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News Post: The Son-of-Two-Psychoanalysts

A quick fact about me: both my mother and my father are psychiatrists. (Yes. The answer to whatever question you’re wondering right now is ‘yes.’ Trust me.) More interesting still, they’re both psychoanalysts.

More than anyone, Mom and Dad deserve the credit for any success I’ve had overcoming my disability. Their devotion, kindness, and patience were truly amazing. I am keenly aware of how privileged I was to be born to parents with the both the desire and financial means to help me overcome dyslexia. The awareness of how much has been given to me  inspired me to go to medical school and to write fiction that might, in some small way, give back to the world that has given me so much.

That said, Mom and Dad are way-out-there strange. For serious. She’s a Freudian; he a Jungian. If you know what that means, you’re laughing your head off right now. Add these two wonderful but really fucking weird flavors to a childhood already peppered by disability, special ed, and countless reruns of The Princess Bride and you have the primordial stew of a budding med student / fantasy author.

Obviously. How could you have anything else?

So then, let’s take a quick stroll through the labyrinthine neighborhood of my memory I call  “Puberty.”

MOM: So, FIRST GIRL BLAKE EVER BROUGHT HOME TO DINNER, tell us about your relationship with your mother.

FIRST GIRL BLAKE EVER BROUGHT HOME TO DINNER: Umm…well…it’s good I suppose. She’s a lawyer.

DAD: A lawyer?

FIRST GIRL BLAKE EVER BROUGHT HOME TO DINNER: Yeah, she has to work really hard up in the city a lot. Which is too bad because I don’t get to see her enough.

DAD: So, your disappointed that your mother works so hard up in the city?

BLAKE: Guys, no Rogerian therapy at the dinner table.

FIRST GIRL BLAKE EVER BROUGHT HOME TO DINNER: What’s Rogerian therapy?

BLAKE: It’s more or less when they repeat everything you say in open question format so you’ll eventually reveal all major emotional processes going on in your head.

DAD: So you’re upset that I want to discover all the major emotional processes going on in your head?

BLAKE: DaaaaAAaaad! You’re doing it again. Oh, FIRST GIRL BLAKE EVER BROUGHT HOME TO DINNER, I’m so sorry about this.

FIRST GIRL BLAKE EVER BROUGHT HOME TO DINNER: Oh, no! I used to worry that my family was the strangest one ever. But…(looks around)…I’m feeling much better about them now.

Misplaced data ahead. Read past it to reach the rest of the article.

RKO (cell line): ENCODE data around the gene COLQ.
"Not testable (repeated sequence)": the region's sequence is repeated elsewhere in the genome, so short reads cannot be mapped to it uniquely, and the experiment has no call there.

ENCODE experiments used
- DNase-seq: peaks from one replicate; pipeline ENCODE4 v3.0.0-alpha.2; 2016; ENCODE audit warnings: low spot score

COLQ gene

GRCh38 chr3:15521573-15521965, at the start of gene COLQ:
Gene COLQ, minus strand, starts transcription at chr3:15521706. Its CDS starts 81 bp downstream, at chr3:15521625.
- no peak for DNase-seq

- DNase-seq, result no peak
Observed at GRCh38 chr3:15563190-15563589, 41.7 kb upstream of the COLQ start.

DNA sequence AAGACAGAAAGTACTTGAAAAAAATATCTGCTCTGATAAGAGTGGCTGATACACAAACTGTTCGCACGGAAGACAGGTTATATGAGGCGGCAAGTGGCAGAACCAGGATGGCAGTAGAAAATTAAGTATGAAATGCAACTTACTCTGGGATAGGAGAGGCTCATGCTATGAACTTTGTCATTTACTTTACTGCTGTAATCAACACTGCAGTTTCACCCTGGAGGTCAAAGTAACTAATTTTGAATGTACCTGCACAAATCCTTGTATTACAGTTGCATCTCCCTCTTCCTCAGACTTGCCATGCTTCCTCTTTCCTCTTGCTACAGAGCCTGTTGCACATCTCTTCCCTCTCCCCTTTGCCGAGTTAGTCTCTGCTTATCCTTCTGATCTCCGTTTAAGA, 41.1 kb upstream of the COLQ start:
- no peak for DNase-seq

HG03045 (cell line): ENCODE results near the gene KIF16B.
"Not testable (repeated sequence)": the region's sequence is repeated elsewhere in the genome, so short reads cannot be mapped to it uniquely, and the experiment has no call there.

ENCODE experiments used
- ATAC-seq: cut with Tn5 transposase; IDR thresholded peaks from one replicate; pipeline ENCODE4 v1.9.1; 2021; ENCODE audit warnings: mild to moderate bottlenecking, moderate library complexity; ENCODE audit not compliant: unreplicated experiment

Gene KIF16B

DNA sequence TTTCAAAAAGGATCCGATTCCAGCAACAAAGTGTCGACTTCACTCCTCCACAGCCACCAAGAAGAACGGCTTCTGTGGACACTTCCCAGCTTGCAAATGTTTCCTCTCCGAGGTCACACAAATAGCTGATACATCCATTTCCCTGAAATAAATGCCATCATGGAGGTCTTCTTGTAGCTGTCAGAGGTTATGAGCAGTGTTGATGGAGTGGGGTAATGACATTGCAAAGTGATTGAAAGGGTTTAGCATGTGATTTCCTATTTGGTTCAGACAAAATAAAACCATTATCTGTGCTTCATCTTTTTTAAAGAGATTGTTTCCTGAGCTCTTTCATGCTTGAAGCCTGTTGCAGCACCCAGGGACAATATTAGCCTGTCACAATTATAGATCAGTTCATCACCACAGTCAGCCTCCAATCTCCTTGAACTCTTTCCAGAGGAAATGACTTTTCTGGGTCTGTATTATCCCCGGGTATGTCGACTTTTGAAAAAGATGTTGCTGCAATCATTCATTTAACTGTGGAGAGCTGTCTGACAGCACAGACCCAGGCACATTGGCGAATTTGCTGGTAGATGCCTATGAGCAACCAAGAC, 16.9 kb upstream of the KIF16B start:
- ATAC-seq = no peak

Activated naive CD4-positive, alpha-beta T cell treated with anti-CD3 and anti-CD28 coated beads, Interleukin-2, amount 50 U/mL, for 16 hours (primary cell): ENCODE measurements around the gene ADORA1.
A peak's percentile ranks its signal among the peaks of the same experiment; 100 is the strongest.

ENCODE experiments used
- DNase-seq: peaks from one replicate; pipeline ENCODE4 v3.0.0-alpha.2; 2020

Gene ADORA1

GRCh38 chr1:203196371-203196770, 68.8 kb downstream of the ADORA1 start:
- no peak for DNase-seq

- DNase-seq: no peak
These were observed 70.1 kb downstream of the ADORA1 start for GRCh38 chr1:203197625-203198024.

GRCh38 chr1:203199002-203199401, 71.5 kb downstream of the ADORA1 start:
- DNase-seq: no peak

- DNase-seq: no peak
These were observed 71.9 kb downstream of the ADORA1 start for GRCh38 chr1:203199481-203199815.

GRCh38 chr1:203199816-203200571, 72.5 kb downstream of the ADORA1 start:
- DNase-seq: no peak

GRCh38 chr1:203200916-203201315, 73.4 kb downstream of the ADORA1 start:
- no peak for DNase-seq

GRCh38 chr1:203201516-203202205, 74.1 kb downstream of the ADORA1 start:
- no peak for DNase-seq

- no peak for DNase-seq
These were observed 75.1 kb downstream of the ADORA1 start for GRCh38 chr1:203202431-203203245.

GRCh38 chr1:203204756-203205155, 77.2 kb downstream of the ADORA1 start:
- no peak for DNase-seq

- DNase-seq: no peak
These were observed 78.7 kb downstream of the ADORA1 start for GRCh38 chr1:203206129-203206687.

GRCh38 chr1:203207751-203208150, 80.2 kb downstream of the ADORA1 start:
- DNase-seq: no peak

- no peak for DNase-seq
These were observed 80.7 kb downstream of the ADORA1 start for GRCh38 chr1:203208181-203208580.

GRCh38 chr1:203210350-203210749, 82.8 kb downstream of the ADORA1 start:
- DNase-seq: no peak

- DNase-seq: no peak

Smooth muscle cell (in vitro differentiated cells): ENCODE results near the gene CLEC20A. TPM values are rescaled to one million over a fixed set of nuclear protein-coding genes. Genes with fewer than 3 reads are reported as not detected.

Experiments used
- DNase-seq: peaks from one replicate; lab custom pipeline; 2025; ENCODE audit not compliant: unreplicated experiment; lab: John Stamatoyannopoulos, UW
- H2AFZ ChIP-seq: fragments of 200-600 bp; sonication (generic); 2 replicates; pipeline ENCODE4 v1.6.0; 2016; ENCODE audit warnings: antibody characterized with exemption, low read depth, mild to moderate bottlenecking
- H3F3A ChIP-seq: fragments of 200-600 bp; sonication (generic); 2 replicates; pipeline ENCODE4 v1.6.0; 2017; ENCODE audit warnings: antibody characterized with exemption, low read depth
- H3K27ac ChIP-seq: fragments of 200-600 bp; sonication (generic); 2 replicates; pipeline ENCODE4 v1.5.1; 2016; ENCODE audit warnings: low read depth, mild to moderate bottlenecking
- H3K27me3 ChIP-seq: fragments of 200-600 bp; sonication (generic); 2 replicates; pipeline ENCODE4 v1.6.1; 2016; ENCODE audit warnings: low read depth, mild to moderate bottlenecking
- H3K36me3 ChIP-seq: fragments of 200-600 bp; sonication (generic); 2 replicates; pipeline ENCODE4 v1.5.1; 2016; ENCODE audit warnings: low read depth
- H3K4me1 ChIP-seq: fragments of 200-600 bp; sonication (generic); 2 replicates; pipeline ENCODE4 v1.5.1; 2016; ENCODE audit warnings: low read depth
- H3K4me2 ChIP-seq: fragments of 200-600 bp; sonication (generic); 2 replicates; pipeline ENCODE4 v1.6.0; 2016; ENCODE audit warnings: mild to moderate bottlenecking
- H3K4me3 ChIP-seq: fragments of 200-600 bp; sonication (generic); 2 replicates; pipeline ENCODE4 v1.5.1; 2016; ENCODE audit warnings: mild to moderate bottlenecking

So, I hope that gives you a flavor of how odd yet sometimes strangely wonderful it was to growing up with two headshrinkers for parents. “But, Blake,” you say, “I don’t think I understand it to the full experience yet. It might sound strange, but I’m craving the sum total experience of being raised by two psychiatrists represented in…say…oh…I don’t know…a brief, surrealist cartoon featuring a Victorian Englishmen and a Toucan.”

Well…funny you should ask…because I just happen to have found exactly that:

NEWS & ANCILLARIA

The manuscript for Spellbound is currently at 72,000 words. I’m feeling optimistic about it just now, but the characters are cooperating. As me again in a week.

Here in North America,

  • you can hop over to Pat’s Fantasy Hotlist to win a copy of Spellwright.
  • Stomping on Yeti puts the EYE on 25 authors to watch in 2010. I’m flattered to be among such amazing company. A more in depth look at my authorial kick off along with those of several others can be found here.
  • Ellen Scordato of the Barnes & Noble bookclub Unabashedly Bookish is inspired by this website to write about Commas & Cannibalism!
  • Sean Melican of BookPage puts Spellwright at the top of their Sense of Wonder feature.

Across the Pacific, Australians & New Zealanders still can enter a contest to win a  copy of Spellwright from Voyager AUS!

Across the Atlantic, Temple Library Reviews reacts to the first 100 pages of Spellwright: “Spellwright’ exceeded whatever expectations I had about it. The writing is a balanced blend between scholarly and lyrical, which is all the while enthralling and kept me scrolling pages on the screen.”

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